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General Metadata Directives
This directive applies to interfaces, classes, and individual operations. It enables code generation for asynchronous method dispatch. (See the relevant language mapping chapter for details.)
This directive allows you to emit a deprecation warning for Slice constructs.
This directive defines the encoding format used for any classes or exceptions marshaled as the arguments or results of an operation. The tag can be applied to an interface, which affects all of its operations, or to individual operations. Legal values for the tag are
format:default. A tag specified for an operation overrides any setting applied to its enclosing interface. The
Ice.Default.SlicedFormat property defines the behavior when no tag is present.
This directive applies to classes and exceptions, allowing an intermediary to forward an instance of the annotated type, or any of its subtypes, with all of its slices intact. Operations that transfer such types must be annotated with
format:sliced. It is not necessary to repeat the
preserve-slice tag on derived types, but you may wish to do so for documentation purposes.
This directive applies to data members of classes and changes code generation to make these members protected. See class mapping of the relevant language mapping chapter for more information.
This directive applies only to operations on local interfaces. The metadata directive indicates that the operation can throw any user exception, regardless of its specific definition. (This directive is used for the
finished operations on servant locators, which can throw any user exception.)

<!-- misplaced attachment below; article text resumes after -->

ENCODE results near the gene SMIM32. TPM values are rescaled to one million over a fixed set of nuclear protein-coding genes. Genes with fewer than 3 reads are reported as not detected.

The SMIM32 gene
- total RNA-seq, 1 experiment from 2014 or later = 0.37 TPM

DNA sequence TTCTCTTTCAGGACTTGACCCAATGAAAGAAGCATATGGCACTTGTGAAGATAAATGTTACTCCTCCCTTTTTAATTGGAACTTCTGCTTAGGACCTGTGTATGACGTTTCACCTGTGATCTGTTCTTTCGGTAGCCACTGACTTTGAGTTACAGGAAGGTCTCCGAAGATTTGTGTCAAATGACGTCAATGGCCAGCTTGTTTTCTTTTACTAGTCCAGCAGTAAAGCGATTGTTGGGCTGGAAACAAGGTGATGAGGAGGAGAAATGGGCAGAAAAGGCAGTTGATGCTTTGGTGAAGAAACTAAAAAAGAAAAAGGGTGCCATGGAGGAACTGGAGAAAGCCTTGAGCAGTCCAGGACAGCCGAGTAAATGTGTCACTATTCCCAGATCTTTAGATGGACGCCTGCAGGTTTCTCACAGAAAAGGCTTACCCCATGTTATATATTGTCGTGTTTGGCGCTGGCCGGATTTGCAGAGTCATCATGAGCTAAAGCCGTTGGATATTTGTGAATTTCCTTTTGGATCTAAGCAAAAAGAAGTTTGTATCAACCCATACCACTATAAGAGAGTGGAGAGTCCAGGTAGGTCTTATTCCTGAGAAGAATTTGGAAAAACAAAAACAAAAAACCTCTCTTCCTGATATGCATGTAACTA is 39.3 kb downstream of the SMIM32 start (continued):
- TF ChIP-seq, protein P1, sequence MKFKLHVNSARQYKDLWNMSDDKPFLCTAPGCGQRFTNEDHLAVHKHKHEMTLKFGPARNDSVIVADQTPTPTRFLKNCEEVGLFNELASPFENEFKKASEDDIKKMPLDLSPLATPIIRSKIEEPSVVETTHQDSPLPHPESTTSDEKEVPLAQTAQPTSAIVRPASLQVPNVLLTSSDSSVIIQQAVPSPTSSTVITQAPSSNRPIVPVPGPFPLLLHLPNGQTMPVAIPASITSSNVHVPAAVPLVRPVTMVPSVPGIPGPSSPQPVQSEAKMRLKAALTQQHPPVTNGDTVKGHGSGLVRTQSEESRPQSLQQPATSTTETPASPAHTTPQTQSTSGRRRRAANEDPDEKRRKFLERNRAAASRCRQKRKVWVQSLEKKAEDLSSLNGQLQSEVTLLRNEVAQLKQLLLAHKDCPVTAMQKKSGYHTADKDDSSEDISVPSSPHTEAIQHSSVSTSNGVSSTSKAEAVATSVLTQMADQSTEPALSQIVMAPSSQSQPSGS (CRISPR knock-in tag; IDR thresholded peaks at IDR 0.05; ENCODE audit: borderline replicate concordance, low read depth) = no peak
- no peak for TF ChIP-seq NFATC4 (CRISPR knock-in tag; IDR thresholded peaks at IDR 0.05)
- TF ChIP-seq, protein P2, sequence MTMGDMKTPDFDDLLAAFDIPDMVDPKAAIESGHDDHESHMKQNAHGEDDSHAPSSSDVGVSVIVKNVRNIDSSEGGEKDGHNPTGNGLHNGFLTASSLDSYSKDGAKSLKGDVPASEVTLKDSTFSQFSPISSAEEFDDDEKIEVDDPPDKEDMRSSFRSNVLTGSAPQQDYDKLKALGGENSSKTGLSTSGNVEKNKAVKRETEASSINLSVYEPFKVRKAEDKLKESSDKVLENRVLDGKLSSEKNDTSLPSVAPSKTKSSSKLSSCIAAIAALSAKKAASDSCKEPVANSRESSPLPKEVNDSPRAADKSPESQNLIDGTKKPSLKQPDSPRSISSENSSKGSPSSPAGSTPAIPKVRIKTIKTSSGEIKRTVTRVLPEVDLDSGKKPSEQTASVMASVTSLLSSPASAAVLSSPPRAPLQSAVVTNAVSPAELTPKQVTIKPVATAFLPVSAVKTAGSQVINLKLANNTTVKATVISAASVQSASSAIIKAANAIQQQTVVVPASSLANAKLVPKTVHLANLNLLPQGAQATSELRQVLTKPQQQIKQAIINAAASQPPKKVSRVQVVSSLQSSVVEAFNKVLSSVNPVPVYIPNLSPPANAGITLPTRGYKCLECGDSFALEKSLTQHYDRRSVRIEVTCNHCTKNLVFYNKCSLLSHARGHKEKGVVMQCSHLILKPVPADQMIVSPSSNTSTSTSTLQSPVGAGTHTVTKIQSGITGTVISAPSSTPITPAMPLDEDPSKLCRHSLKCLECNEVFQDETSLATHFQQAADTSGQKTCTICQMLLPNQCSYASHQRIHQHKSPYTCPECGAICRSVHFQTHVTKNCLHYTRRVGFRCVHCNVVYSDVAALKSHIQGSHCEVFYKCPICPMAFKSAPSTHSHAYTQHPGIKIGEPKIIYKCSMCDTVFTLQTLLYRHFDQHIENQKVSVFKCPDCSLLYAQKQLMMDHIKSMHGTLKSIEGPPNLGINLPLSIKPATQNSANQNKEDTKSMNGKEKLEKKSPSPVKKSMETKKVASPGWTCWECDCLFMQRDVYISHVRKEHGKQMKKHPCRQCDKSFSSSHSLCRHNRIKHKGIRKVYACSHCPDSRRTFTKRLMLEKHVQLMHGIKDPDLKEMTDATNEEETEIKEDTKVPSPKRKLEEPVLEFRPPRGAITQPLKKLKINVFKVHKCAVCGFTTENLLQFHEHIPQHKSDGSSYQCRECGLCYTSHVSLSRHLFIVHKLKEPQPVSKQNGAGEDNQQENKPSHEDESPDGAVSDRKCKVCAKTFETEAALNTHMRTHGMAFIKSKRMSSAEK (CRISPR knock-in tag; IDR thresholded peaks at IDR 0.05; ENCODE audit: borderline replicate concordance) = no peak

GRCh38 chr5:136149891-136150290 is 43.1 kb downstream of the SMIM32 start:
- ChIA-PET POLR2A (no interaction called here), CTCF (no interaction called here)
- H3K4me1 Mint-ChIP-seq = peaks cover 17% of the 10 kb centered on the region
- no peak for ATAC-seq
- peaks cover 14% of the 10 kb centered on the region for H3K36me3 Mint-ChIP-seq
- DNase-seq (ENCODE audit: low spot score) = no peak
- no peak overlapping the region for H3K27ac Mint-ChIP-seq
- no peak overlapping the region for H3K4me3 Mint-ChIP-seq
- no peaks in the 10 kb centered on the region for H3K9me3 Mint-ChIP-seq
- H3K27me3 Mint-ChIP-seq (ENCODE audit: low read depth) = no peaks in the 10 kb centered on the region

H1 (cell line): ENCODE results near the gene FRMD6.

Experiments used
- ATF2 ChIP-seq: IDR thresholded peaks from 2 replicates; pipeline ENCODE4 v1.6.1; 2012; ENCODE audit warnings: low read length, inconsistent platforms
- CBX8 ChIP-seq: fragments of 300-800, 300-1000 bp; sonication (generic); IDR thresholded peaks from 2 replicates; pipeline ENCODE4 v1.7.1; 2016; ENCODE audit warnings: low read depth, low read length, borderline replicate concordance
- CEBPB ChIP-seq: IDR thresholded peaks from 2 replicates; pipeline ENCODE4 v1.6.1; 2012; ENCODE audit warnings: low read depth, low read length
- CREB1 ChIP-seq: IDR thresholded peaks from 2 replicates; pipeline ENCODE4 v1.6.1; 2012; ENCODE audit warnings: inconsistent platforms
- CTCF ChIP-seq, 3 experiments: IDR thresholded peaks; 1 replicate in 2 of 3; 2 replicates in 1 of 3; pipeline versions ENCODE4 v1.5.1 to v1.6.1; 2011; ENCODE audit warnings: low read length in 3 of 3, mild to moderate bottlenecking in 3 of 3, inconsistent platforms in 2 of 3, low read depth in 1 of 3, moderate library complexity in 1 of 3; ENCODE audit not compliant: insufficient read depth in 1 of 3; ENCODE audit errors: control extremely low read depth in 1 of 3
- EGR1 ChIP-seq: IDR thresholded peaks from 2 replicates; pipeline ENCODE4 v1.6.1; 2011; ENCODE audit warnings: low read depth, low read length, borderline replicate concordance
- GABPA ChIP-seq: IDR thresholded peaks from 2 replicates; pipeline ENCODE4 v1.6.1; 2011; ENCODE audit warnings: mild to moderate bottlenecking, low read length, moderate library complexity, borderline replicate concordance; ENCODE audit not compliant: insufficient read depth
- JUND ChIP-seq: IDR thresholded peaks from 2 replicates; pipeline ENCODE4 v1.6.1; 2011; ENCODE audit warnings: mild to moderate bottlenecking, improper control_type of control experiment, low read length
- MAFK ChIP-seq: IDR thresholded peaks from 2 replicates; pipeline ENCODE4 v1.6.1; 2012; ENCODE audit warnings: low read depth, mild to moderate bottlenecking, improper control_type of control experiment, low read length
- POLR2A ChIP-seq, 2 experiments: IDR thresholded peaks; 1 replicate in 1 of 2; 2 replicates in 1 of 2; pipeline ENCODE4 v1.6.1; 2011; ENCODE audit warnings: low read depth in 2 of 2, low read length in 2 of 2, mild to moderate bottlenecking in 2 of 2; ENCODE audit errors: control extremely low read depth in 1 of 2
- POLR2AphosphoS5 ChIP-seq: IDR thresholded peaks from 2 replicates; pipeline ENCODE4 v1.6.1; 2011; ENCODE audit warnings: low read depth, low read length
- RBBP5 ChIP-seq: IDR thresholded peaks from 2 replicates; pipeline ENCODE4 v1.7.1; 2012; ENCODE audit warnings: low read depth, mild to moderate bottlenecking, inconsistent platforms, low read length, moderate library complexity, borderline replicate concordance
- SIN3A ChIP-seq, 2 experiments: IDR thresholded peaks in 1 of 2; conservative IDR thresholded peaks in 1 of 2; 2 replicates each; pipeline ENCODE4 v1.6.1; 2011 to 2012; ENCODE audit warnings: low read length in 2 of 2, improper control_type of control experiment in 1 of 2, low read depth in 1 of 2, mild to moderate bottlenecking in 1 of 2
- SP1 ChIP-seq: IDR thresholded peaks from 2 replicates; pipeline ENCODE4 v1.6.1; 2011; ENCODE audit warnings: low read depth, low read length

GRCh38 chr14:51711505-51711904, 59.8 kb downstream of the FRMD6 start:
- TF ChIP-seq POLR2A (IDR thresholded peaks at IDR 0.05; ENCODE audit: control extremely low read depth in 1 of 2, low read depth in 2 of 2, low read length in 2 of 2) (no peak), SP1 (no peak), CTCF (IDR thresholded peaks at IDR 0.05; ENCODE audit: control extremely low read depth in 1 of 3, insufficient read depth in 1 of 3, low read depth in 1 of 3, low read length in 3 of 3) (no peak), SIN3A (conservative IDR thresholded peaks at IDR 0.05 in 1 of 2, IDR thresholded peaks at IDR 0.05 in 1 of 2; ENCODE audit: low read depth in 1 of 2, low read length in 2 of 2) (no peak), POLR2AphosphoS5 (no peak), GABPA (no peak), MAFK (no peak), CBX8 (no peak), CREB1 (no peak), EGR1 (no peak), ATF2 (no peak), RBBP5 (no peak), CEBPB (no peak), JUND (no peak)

Metadata Directives for C++
These directives apply to sequences. They direct the code generator to create zero-copy APIs for passing sequences as parameters.
This directive applies to structures. It directs the code generator to create a C++ class (instead of a C++ structure) to represent a Slice structure.
This directive applies to structures. It directs the code generator to generate comparison operators for a structure regardless of whether it qualifies as a legal dictionary key type.
This directive applies to operations. It directs the code generator to create a
const pure virtual member function for the skeleton class.
This global directive allows you to use a file extension for C++ header files other than the default
This directive applies to exceptions. It directs the code generator to declare (but not implement) an
ice_print member function that overrides the
ice_print virtual function in
Ice::Exception. The application must provide the implementation of this
This global directive allows you inject additional #include directives into the generated code. This is useful for custom types.
These directives apply to data members of type string as well as to containers, such as structures, classes, exceptions, and modules. String members map by default to
std::string. You can use the
cpp:type:wstring metadata to cause a string data member (or all string data members in a structure, class or exception) to map to
std::wstring instead. Use the
cpp:type:string metadata to force string members to use the default mapping regardless of any enclosing metadata.
This directive applies to string, sequence and dictionary parameters. It directs the code generator to map this parameter to the provided C++ type when this parameter does not need to hold any memory, for example when mapping an in-parameter to a proxy function.
This directive applies to classes. If the directive is present and a class has base classes, the generated C++ class derives virtually from its bases; without this directive, slice2cpp generates the class so it derives non-virtually from its bases.